Rishi Sunak declares wife’s interest in childcare firm after standards watchdog launches investigation

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A Downing Street source said the investigation relates to the shares Sunak’s wife Akshata Murthy holds in a childcare agency

The Prime Minister is under investigation by Parliament’s standards watchdog over allegations that he did not properly declare an interest.

Parliamentary Commissioner for Standards Daniel Greenberg opened the investigation into Rishi Sunak over rules requiring MPs to declare their interests, including outside earnings, donations, or other financial interests, including those of close family members.

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An update to the parliamentary website shows the investigation, opened on Thursday, relates to paragraph six of the code.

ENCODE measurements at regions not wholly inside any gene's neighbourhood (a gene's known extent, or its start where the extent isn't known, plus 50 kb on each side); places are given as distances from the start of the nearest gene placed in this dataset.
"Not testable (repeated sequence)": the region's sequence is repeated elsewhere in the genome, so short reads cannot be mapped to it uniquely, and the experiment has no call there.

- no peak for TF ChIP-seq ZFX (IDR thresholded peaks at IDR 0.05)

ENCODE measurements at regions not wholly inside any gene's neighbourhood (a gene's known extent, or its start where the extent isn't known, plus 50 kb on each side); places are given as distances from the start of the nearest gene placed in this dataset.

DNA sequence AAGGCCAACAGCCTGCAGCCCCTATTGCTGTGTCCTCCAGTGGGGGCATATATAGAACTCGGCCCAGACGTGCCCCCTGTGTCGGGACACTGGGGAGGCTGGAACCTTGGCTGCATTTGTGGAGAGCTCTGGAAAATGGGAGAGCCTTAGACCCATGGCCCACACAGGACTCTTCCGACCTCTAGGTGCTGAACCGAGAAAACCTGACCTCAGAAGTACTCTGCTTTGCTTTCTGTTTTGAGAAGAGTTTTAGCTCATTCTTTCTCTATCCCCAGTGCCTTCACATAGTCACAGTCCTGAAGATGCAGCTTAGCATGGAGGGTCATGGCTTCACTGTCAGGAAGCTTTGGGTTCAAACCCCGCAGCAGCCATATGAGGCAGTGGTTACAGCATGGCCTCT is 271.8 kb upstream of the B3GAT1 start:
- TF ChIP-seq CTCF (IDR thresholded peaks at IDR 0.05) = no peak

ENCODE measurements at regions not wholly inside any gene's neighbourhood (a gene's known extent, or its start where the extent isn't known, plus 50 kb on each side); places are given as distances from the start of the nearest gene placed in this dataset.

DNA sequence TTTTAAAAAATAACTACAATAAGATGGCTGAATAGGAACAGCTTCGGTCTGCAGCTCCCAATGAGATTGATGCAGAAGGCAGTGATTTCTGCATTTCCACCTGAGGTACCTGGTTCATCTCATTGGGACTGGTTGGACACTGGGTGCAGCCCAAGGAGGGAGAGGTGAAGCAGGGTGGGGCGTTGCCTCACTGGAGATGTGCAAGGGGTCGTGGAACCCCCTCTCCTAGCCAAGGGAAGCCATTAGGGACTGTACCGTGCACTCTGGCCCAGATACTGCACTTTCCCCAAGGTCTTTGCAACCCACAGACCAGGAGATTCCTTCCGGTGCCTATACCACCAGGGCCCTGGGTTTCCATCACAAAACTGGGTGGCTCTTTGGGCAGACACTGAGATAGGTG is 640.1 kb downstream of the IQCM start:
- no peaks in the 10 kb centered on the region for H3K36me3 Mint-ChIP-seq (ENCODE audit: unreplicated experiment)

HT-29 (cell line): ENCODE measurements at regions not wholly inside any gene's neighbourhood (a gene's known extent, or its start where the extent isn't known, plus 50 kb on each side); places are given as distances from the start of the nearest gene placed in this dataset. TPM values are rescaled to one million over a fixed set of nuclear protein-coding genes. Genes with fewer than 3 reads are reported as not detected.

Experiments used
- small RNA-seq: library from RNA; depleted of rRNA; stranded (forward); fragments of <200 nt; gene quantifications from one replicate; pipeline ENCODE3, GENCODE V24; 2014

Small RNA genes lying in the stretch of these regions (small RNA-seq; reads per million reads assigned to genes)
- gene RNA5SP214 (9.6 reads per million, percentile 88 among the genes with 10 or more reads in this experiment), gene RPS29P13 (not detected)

“Members must always be open and frank in declaring any relevant interest in any proceeding of the House or its committees, and in any communications with ministers, members, public officials or public office holders,” the section reads.

A Downing Street source said the investigation relates to the shares Sunak’s wife Akshata Murthy holds in a childcare agency that will be boosted by the Budget.

The register of ministers interests, which was updated today (19 April) shows Murthy’s minority shareholding in the firm, as well as her ownership of a venture capital investment company, Catamaran Ventures UK Limited.